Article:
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This Article: Hazleton Standard-Speaker, October 23, 1989, at pg. 21

Valley of Lakes RICO Class Action against PNCBANK, et al.
ripped edge: exhibits

Valley of Lakes residents oppose 400 pct. rate hike

pictured: Matz, Cedrone, Brogan

Left - Attorney Regina Matz
Center - Frank Cedrone
Right - Attorney Thomas Brogan

Standard-Speaker Staff Writer

Valley Utilities claims it will not be making money if its gets the almost 400 percent rate increase it is asking from its customers.

But several Valley of Lakes residents told the state Public Utility Commission Saturday the rate increase is still too much at one time.

The PUC held a public hearing into the request to raise the rates Saturday afternoon at the Oneida Civic Center.

Administrative Law Judge Louis Cocheres conducted the hearing, at which several residents of the resort development, many of them who live there only on weekends, had the opportunity to testify about the increase.

In addition to Cocheres, also on hand for the hearing were attorney Tom Brogan, representing Valley Utilities; lawyer Regina Matz, a Hazleton native who is part of the PUC's trial staff, and Lois Burns and Pamela Bishop Sarvey, lawyers from the state Consumer Advocate's office.

Valley Utilities, the company that owns, operates and maintains the sewers in the development, is owned by CBG limited, the same owner as Valley of Lakes.

The utility company is asking the PUC for permission to raise rates from $18 to $100 per quarter.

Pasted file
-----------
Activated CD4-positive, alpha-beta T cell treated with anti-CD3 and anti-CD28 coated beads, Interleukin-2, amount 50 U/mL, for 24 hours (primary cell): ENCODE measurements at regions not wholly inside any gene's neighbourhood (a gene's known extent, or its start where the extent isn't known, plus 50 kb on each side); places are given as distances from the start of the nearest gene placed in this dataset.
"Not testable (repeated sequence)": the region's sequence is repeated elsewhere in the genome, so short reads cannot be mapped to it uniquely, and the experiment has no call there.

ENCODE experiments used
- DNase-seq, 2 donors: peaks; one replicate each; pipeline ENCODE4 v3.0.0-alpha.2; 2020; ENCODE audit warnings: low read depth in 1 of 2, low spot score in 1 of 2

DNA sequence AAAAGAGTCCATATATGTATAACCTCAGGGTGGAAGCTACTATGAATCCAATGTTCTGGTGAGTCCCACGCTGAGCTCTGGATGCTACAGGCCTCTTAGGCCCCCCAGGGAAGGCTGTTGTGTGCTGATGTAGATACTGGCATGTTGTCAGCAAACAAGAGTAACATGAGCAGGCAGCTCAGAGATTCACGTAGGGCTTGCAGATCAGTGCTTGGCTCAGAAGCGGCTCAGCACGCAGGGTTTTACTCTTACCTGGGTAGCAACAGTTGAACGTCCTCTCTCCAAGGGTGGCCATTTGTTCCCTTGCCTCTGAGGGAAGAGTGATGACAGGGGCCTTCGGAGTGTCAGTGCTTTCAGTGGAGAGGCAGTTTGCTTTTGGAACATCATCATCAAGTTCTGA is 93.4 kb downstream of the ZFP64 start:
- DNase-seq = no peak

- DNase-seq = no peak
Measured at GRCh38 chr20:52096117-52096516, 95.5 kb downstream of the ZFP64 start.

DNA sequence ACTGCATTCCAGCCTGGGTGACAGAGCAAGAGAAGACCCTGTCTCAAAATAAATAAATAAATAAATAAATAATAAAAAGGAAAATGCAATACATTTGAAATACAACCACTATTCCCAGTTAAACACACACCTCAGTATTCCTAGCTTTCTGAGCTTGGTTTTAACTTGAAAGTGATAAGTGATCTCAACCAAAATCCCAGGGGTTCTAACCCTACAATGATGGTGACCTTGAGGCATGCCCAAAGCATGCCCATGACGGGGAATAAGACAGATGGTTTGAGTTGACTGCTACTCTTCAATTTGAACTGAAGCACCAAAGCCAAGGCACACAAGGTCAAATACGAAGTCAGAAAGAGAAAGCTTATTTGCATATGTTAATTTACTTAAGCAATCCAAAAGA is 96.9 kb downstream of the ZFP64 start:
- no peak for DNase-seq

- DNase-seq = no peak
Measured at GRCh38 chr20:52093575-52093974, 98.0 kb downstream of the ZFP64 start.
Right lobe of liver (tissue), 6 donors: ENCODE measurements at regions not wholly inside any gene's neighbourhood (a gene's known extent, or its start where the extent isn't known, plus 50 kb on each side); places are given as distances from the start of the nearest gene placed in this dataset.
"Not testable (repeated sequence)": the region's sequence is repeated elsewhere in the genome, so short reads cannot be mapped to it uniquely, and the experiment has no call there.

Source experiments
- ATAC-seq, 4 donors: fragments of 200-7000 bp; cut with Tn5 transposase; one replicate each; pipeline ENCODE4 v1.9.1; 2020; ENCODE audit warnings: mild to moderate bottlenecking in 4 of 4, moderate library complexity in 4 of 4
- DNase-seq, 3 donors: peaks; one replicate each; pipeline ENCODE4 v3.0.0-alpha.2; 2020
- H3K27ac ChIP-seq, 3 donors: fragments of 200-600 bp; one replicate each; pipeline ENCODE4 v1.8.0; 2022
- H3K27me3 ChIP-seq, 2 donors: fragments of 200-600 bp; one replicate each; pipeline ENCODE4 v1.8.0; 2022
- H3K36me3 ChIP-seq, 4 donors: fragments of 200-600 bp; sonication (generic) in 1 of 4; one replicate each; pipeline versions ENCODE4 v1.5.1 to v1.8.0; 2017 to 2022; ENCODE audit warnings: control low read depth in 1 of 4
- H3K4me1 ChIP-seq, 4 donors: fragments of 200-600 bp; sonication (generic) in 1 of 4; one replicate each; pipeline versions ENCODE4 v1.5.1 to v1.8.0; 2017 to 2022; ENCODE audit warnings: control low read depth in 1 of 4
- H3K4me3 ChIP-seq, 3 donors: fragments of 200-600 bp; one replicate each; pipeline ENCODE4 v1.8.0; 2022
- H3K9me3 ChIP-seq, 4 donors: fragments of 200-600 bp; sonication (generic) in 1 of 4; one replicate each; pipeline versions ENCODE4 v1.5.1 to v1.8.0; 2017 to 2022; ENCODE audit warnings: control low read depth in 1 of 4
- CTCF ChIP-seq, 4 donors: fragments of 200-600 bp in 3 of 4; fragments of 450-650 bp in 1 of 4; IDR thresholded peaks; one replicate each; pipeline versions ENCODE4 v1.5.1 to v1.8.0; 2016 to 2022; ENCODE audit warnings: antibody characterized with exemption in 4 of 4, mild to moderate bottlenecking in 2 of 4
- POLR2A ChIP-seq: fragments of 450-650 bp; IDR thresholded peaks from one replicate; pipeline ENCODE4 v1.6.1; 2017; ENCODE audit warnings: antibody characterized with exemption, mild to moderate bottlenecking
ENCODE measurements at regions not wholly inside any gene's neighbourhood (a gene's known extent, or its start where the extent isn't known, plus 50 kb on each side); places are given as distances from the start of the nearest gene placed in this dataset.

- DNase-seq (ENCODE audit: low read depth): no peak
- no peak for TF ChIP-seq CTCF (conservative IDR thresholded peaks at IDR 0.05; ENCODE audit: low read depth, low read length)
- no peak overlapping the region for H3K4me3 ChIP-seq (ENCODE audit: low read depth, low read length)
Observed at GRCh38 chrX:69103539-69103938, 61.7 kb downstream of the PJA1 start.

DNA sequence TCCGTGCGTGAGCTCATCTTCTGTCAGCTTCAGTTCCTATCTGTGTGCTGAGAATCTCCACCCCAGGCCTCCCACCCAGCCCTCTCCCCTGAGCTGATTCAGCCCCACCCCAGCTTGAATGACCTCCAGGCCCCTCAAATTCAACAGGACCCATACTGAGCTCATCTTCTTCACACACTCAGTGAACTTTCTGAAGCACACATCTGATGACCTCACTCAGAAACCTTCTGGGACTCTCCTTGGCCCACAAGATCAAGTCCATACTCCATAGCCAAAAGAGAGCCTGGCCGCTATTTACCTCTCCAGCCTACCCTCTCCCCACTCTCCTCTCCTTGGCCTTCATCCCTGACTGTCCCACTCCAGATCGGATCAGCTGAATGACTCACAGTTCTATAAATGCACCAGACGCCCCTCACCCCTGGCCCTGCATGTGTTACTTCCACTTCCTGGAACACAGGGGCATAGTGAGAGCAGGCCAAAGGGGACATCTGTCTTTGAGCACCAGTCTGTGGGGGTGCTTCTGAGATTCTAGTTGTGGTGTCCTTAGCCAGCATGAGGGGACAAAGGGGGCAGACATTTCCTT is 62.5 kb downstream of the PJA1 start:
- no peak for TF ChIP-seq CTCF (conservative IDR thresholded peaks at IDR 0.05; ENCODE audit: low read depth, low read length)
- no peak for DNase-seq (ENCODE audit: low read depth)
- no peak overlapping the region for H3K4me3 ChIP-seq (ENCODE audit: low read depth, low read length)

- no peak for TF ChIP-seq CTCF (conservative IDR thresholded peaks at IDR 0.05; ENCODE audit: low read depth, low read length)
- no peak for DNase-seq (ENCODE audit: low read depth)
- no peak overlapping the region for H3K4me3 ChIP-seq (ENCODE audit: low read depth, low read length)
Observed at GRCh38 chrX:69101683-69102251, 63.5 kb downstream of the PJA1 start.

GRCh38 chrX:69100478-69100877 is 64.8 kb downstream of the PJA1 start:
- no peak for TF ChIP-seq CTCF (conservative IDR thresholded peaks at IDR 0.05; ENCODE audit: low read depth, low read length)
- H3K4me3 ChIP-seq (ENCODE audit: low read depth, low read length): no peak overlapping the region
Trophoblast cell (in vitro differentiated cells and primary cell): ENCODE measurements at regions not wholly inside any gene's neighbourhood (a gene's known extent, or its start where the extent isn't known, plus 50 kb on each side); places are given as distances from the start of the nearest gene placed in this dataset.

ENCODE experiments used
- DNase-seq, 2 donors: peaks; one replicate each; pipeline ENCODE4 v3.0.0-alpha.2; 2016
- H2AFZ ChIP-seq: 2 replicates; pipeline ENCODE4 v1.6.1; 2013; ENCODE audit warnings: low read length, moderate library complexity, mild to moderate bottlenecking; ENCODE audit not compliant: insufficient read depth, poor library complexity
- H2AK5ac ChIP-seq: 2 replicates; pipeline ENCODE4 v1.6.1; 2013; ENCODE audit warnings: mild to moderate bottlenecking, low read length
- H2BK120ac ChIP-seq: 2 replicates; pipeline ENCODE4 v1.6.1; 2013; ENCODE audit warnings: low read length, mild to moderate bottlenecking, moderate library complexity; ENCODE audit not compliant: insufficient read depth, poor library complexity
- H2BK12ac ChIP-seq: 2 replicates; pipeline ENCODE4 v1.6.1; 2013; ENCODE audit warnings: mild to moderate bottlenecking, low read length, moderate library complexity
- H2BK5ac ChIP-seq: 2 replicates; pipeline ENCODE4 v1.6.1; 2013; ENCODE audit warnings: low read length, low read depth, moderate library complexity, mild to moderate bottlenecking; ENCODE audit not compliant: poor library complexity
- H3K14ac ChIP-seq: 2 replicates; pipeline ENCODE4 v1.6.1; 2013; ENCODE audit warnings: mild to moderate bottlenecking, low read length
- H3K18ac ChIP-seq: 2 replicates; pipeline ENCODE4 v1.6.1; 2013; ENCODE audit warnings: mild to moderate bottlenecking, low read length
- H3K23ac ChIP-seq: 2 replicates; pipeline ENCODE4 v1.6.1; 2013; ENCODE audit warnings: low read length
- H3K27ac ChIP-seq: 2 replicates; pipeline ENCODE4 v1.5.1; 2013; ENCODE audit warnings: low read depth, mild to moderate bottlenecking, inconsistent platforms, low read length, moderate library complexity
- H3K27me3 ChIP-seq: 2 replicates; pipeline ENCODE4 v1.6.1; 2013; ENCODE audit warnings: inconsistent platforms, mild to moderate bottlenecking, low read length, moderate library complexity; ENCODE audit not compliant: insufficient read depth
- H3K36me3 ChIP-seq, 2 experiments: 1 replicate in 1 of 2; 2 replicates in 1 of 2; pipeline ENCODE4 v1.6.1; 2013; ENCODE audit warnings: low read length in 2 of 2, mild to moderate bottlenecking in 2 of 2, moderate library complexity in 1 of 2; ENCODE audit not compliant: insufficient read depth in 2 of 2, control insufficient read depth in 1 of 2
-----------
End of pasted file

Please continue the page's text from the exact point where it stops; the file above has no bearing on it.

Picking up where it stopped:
Even though the rate increase is large, Brogan said the firm will only be gaining 5.88 percent, while it has been operating at a 10 percent deficit since taking over the development and upgrading the system three years ago.

Neverless, Valley of Lakes residents were unanimous in their opposition to the rate hike.

Many of the property owners have not yet built homes on their lots and are being charged for sewer availability. Those who testified were mostly from the Philadelphia area.

Sarvey said in its request, Valley Utilities said it is asking for an additional $131,620, while it claims it is entitled to $190,555.

The percentage of the rate increase was calculated on a sample year, 1988. However, many of those who testified said the potential number of customers should be considered, and commercial customers, like the Eagle Rock Lodge, should be billed at a different rate to lessen the burden on residential customers.

One who held that opinion was Walter Kalla of Pennsauken, N.J., who said he bought his land for a home he plans to build when he retires in five years. He said the increase requested is too much for anyone to assume at one time.

"I'm just like anybody else, with bills up to here," Kalla said, gesturing over his head. "You plan for things, but you don't plan for your bills to go up this fast. I love to do everything you can do at Valley of Lakes. But I don't know if I will be able to afford it. It (the rate hike) should be incremental. It shouldn't be raised this fast."

Frank M. Cedrone, managing general partner of CBG Limited. said the firm is not looking to make money on the increase.

"We are responsible to serve the community," Cedrone said of the utility company. "We are not looking to make money on waste. It (the increase) should have been $200 a year higher."

Robert Wendt of Emmaus, who also owns land but has not built yet, said the total number of customers should be calculated.

"You are looking at a static number," Wendt said. "You should develop a plan for the number of units that are going to be installed. You should be prospective."

Chris M. Calbert of Mitchellville, Md., who owns property but has not built yet said he didn't understand how Valley Utilities arrived at the rate increase figure, when the firm doesn't know how much water will be used by residents.

"How can you ask for a return on a system that is not complete?" Calbert asked.